How to File for an Annulment in Illinois
By Tom Streissguth
As with a dissolution of marriage -- the legal term for divorce in Illinois -- an annulment is a way to end your marriage. However, an annulment is only used to end an invalid marriage -- or one that should never have taken place. Annulments are rarely ever used in Illinois because it is difficult to prove grounds for annulment. In Illinois, as in other states, there are specific legal guidelines for annulments, which must take place within a strict time frame, depending on the circumstances.
Prepare a Petition for Annulment. The state of Illinois does not provide a standardized form; you must draw up the pleading yourself or have your attorney do so in accordance with the court's guidelines. Court pleadings must follow strict content and style format; otherwise, the clerks will simply return them to you without taking any action. In the petition, you or your attorney must state the grounds for the annulment. If your grounds are that you entered into your marriage under duress, you lacked the mental capacity to enter into the marriage, for example, due to the influence of alcohol or drugs, or you were induced into the marriage by fraud such as your spouse claiming to be pregnant when she was not, the deadline for filing for an annulment is 90 days from the time you become aware of the problem. If you are unable to consummate your marriage due to physical incapacity, you have one year to file. If a parent did not give consent to the marriage of a minor child, the parent can file a Petition for Annulment before the underage spouse reaches the age of 18. There is no deadline for an annulment of a marriage prohibited by law, such as a marriage of immediate family members or spouses of the same sex.
Bring your Petition for Annulment to the county or circuit court holding jurisdiction over your place of residence. The clerk will date-stamp the Petition, enter the document into the court record, and collect a filing fee. Serve a copy of the Petition on your spouse, either through a certified private process server or by a county sheriff's department, which is authorized to serve legal papers on respondents. The court will set a deadline for service, normally 90 days, as well as the time limit for an answer to the Petition.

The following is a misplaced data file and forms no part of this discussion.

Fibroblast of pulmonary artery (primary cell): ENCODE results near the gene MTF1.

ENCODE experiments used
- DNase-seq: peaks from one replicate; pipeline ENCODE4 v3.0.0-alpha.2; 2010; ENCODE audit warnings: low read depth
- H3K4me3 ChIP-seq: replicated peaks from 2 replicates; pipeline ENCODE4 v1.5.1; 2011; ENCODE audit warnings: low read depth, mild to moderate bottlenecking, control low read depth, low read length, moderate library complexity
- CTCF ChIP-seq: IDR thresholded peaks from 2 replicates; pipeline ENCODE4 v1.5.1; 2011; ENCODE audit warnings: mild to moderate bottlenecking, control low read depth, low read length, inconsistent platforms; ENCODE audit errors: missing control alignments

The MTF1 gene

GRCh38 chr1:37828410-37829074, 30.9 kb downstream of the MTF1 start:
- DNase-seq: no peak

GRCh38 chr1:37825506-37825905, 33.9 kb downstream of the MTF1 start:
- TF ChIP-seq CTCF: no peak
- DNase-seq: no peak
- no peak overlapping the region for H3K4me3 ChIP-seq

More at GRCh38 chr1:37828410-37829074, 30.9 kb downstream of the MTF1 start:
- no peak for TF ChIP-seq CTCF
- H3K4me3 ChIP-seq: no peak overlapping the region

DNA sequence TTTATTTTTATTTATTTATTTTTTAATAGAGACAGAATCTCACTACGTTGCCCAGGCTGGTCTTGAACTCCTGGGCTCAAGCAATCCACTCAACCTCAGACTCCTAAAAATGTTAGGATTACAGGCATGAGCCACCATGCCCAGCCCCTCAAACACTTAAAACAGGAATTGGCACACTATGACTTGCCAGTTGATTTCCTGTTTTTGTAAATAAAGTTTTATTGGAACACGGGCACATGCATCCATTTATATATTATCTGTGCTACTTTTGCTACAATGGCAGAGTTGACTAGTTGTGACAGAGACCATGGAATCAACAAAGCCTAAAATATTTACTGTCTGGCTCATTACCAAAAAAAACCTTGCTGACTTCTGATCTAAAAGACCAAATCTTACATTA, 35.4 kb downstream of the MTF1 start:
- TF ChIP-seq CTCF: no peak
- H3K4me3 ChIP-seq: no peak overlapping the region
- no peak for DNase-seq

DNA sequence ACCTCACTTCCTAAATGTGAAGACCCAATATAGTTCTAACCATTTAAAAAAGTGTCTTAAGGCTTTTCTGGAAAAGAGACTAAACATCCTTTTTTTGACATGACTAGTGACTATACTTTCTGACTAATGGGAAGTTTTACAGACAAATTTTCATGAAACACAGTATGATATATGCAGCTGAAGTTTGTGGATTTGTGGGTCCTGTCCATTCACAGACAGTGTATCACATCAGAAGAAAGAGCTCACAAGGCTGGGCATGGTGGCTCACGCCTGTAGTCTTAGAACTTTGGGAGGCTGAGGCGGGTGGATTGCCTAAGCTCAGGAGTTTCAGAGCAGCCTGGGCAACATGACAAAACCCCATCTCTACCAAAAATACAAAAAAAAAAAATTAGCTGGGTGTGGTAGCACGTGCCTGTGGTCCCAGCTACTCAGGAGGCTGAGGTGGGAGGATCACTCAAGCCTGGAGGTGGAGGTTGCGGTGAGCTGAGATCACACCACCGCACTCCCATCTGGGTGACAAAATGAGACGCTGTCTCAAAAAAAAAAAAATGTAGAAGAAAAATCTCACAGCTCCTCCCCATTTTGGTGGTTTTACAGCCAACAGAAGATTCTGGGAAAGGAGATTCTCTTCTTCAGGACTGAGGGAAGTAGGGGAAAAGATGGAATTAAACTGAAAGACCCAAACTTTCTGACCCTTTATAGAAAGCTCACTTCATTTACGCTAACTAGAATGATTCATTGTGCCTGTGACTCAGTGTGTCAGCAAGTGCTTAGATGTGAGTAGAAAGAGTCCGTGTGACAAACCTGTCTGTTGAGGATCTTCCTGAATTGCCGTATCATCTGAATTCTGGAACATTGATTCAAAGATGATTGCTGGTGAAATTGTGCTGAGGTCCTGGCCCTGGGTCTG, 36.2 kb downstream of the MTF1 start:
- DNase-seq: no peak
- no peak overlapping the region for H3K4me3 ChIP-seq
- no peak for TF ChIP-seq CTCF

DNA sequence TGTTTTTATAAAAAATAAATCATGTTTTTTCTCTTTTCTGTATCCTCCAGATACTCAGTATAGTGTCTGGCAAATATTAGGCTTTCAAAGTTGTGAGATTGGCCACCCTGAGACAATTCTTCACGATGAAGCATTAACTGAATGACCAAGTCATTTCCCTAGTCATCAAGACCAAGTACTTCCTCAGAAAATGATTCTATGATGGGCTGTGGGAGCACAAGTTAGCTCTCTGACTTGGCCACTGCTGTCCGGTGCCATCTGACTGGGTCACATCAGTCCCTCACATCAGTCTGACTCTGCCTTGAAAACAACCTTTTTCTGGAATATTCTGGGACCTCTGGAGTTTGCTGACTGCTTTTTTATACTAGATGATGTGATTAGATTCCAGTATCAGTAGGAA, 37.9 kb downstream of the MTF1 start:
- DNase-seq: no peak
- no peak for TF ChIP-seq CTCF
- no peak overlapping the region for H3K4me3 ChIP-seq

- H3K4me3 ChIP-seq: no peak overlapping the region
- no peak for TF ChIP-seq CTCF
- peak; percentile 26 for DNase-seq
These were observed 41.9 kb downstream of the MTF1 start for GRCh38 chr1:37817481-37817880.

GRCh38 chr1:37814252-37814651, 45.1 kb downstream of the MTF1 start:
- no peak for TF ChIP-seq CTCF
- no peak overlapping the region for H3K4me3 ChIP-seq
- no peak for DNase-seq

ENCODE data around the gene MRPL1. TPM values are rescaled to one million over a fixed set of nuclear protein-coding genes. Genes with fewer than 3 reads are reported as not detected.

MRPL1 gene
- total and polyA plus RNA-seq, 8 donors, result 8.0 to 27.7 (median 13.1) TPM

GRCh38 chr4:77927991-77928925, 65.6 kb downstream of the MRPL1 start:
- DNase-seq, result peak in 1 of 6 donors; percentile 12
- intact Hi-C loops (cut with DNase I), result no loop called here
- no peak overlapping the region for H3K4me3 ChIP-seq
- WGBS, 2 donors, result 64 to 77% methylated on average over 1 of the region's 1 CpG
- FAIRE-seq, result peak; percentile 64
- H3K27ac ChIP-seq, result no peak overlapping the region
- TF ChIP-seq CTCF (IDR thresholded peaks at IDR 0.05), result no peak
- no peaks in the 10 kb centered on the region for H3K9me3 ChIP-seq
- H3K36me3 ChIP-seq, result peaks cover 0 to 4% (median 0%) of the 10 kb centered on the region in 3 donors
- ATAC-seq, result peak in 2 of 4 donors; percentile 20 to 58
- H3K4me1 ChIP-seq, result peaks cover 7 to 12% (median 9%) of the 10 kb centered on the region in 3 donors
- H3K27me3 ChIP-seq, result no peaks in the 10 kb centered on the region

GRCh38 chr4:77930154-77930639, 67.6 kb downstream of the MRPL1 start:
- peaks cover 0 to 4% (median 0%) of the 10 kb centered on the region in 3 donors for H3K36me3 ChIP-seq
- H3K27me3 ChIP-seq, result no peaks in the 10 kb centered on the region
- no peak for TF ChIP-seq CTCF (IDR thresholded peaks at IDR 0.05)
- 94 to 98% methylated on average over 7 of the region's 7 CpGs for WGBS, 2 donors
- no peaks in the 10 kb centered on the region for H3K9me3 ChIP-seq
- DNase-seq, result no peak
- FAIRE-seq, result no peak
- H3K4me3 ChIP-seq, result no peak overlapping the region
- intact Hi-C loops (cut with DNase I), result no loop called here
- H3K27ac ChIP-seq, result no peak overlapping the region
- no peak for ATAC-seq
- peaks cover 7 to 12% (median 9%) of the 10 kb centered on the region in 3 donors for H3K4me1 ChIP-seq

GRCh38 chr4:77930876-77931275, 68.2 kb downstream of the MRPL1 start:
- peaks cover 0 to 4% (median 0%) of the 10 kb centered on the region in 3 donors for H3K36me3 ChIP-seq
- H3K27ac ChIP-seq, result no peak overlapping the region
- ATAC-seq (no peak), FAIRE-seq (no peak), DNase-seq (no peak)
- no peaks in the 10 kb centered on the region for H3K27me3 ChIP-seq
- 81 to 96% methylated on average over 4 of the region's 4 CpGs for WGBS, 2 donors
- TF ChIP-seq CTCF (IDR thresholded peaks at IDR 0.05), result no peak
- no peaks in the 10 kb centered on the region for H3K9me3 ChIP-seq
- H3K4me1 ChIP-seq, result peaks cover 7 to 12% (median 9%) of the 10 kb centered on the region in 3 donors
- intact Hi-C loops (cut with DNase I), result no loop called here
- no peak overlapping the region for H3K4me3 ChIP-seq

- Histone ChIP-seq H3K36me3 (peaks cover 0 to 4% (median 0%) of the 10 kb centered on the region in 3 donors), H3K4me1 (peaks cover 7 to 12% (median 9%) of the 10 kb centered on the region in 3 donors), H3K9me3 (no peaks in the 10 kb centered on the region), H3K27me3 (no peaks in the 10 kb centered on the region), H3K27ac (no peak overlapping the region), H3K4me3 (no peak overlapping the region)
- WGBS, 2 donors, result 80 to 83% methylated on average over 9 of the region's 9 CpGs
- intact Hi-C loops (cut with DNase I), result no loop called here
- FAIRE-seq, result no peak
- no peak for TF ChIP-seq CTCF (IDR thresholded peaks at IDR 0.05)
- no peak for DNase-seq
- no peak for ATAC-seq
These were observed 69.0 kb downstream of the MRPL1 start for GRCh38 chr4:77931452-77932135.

File a Return of Service with the court clerk. This document provides the date of service of the Petition on your spouse, as certified by the process server. Your spouse has a limited amount of time, in most jurisdictions 20 or 30 days, to file the Answer to the Petition for Annulment. The Answer should set out any grounds your spouse may assert against the annulment, which must be considered and decided upon by the court. After the Answer is filed, the court clerk will set a date for the hearing on your Petition.
Attend the court hearing on your Petition. You and your spouse must attend the hearing. Bring evidence and witnesses to support your Petition; answer any questions put to you by the judge. The court will normally render its decision at the conclusion of the hearing, although the judge may hold the case open and the decision pending is any further evidence and/or testimony is needed.
Receive the Declaration of Invalidity of Marriage signed by the judge and entered into the public record by the clerk.
It is advisable to hire a family law attorney to prepare your Petition, gather supporting evidence, and argue your case at the hearing.
Illinois law holds invalid any marriage between brothers and sisters, aunts and nephews, uncles and nieces, and first cousins under the age of 50.
There is no residency requirement for those filing a Petition for Annulment, but as a practical matter, you must have contracted the marriage within the state. Otherwise, Illinois law will not apply to an annulment proceeding.
According to Illinois law, any children born during a marriage that is annulled remain the lawful and legitimate children of the marriage.
Unless the court finds after considering all relevant circumstances that the interests of justice would be served by making the judgment of annulment not retroactive, it declares the marriage invalid as of the date of the marriage. This means that dissolution of marriage laws relating to the division of property and maintenance, or alimony, do not apply.
Founder/president of the innovative reference publisher The Archive LLC, Tom Streissguth has been a self-employed business owner, independent bookseller and freelance author in the school/library market. Holding a bachelor's degree from Yale, Streissguth has published more than 100 works of history, biography, current affairs and geography for young readers.